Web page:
Family conflict

Taking the middle path with families

Dialectical Behavior Therapy teaches us how to regulate emotions and reduce conflicts within families. It stresses on taking the middle path to address disagreements and disputes.

Relationship. One word that brings to mind love, laughter, tears, fun, and jeers. But where there’s love, there’s also conflict. Conflict is almost intrinsic to family relationships. Despite all the love, we often argue and fight in several of our relationships—especially those within our families. Even the art of storytelling uses it as a popular central motif. Fairy tales and mythologies have time and again demonstrated this recurring theme. For instance, Cinderella and Snow White had evil stepmothers; the Hindu epic Mahabharata saw the great war between the cousins Kauravas and Pandavas; the Norse gods Loki and Thor could never see eye-to-eye.

However, renouncing a legacy or waging a huge war might not be the wisest thing to do today. So, how do we diffuse conflicts in family relationships? Let’s find out.

Dialectical Behavior Therapy (DBT) is a relatively new approach to teach people how to best regulate their emotions and reduce conflict within families. Dialectical essentially means that two extreme opposites can be true; that there is more than one way to see a situation or to find a possible solution. The opposite of dialectical, would be, seeing things as all or none, or believing that there is only one right way. When we walk the middle path between these two, we change our attitude to the situations we encounter. This change encourages us to be more flexible and approachable to others, which results in fewer disagreements and conflicts. It can also help us avoid making assumptions and blaming others.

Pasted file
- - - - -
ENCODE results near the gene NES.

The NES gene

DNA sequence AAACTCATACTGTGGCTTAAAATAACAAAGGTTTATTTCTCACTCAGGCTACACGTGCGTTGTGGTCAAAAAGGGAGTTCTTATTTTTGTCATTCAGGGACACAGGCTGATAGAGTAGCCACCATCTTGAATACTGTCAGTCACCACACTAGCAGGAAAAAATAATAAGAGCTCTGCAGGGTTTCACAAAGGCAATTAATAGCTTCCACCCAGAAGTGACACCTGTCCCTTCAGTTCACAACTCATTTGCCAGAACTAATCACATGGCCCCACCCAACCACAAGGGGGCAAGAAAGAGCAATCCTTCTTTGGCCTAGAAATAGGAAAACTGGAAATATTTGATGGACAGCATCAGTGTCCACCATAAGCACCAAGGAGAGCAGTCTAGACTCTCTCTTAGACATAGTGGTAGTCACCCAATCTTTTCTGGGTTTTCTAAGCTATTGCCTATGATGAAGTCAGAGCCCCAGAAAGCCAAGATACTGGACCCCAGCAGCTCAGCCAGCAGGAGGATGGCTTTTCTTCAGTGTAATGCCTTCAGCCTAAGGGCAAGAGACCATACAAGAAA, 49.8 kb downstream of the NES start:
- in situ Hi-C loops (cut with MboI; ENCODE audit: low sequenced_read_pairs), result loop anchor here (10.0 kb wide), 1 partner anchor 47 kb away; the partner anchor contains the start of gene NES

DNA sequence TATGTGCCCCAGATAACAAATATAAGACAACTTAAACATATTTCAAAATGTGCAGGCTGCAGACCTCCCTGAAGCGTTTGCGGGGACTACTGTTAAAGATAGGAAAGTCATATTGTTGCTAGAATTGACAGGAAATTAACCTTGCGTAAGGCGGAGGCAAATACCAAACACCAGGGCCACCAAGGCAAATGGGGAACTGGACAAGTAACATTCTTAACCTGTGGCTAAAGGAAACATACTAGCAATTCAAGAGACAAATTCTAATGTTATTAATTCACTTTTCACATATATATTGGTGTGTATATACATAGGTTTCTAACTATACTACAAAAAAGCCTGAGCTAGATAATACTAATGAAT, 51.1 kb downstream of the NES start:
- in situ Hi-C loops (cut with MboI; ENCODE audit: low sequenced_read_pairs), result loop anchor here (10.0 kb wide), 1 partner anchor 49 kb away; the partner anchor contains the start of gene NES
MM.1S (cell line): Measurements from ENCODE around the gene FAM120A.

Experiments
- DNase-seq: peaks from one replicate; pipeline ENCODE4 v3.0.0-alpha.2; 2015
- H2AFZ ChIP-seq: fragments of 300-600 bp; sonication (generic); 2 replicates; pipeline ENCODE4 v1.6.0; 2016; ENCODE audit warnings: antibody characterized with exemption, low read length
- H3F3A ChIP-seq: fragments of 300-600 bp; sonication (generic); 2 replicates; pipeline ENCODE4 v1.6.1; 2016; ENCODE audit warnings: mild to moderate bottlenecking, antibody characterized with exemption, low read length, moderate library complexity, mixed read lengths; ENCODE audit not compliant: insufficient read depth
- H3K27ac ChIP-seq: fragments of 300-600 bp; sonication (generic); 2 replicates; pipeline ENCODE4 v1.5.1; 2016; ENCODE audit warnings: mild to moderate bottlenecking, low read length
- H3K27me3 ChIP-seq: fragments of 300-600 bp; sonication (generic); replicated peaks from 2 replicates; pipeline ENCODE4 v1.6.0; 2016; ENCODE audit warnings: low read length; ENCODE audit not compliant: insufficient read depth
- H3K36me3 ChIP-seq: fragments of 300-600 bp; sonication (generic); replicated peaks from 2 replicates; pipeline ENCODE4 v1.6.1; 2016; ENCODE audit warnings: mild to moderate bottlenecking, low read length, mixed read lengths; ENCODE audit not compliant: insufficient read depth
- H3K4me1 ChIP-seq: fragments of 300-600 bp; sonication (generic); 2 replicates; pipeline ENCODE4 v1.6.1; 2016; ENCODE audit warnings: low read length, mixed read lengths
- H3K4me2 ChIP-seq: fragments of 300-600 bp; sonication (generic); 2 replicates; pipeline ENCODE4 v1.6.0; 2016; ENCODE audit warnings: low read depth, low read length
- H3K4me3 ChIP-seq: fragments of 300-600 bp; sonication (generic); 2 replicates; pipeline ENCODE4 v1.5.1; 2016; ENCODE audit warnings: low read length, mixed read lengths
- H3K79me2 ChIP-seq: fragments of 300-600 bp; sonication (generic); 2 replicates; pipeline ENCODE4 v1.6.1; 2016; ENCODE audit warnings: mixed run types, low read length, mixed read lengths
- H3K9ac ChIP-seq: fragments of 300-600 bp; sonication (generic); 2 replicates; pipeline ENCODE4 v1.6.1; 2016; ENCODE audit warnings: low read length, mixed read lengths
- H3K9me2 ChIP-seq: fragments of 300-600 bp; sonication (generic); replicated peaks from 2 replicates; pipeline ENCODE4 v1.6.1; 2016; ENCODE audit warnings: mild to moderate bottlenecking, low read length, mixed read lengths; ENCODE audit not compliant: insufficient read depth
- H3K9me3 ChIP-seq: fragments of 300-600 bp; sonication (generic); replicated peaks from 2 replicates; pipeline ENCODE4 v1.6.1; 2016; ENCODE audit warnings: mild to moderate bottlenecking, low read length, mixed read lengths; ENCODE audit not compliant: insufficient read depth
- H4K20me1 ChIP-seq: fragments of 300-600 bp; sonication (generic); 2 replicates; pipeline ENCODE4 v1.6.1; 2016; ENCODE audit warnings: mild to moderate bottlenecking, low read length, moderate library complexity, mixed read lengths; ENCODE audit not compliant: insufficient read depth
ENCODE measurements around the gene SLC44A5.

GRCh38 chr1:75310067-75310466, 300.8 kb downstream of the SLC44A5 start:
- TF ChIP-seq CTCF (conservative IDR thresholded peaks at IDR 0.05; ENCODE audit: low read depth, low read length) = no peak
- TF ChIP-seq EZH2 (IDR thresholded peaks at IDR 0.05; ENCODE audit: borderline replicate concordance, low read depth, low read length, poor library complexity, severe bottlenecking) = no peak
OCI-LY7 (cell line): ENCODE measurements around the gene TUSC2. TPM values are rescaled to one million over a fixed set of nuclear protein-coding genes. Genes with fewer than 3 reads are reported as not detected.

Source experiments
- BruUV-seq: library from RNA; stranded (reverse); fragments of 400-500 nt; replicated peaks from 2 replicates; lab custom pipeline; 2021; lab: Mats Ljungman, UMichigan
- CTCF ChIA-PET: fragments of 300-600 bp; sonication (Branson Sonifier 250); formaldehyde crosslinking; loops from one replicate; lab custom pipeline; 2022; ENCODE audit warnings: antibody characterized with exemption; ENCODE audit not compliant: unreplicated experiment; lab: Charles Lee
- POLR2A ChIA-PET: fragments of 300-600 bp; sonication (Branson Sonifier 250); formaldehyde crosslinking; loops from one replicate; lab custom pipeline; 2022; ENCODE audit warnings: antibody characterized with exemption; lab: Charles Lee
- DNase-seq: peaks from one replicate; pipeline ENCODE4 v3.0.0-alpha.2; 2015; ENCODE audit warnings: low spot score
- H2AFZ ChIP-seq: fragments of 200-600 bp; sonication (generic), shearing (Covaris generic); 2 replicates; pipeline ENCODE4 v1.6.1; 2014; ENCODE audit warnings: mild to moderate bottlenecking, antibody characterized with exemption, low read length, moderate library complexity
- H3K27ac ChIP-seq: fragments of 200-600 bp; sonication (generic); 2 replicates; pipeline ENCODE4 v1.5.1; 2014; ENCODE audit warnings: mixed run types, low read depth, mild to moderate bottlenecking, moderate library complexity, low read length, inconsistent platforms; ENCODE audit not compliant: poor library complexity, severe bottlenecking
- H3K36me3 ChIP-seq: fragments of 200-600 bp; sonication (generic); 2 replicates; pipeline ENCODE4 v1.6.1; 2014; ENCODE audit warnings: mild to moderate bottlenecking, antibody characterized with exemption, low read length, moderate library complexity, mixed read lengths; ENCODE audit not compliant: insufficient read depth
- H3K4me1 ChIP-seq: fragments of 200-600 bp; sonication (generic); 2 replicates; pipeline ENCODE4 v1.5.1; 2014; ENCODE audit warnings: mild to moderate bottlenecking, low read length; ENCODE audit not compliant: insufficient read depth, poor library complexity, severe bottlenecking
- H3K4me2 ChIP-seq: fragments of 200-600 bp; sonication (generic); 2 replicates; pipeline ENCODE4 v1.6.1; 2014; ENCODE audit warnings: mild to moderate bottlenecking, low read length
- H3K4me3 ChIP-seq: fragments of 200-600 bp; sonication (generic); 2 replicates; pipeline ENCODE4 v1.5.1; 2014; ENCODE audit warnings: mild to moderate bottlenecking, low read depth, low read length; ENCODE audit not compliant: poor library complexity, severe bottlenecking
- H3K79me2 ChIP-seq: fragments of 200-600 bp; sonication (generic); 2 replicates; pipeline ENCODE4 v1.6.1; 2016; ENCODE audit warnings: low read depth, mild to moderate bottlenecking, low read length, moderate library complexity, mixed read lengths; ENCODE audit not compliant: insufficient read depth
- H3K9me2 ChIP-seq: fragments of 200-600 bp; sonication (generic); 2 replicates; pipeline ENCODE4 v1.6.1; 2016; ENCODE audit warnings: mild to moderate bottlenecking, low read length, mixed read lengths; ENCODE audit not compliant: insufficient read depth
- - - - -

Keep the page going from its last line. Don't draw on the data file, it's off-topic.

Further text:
Nip the conflict in the bud

Imagine this: At a family gathering, skeletons get dragged out of the closet. Issues that were considered insignificant before, suddenly stare you in the face.

This can happen when people carry baggage from the past. Maybe, if we let each other vent out our feelings—hopefully privately—an impending scene might be avoided. Initiate a dialogue and nip all misunderstandings in the bud before things get out of hand.

Don’t let it take over

Consider this: Someone in your family has scratched your car in an accident and is not ready to accept it. Maybe they are afraid or maybe they don’t want to pay for the damages. Either way, you are furious and are minutes away from blasting them off.

While the anger and frustration you feel in the given situation are valid, what the person is doing by not taking up the responsibility for their actions is sheer disrespectful. But, if you let this issue into your relationship, it will change your equation with them forever. It is important you keep the problem separate from your family relationship, otherwise, you risk having the conflict overtake your life. When two people are at odds, they sometimes say and do all sorts of irrational things, project, deny and shift blame. Handling such individuals and situations with calmness and rationality helps save family relationships.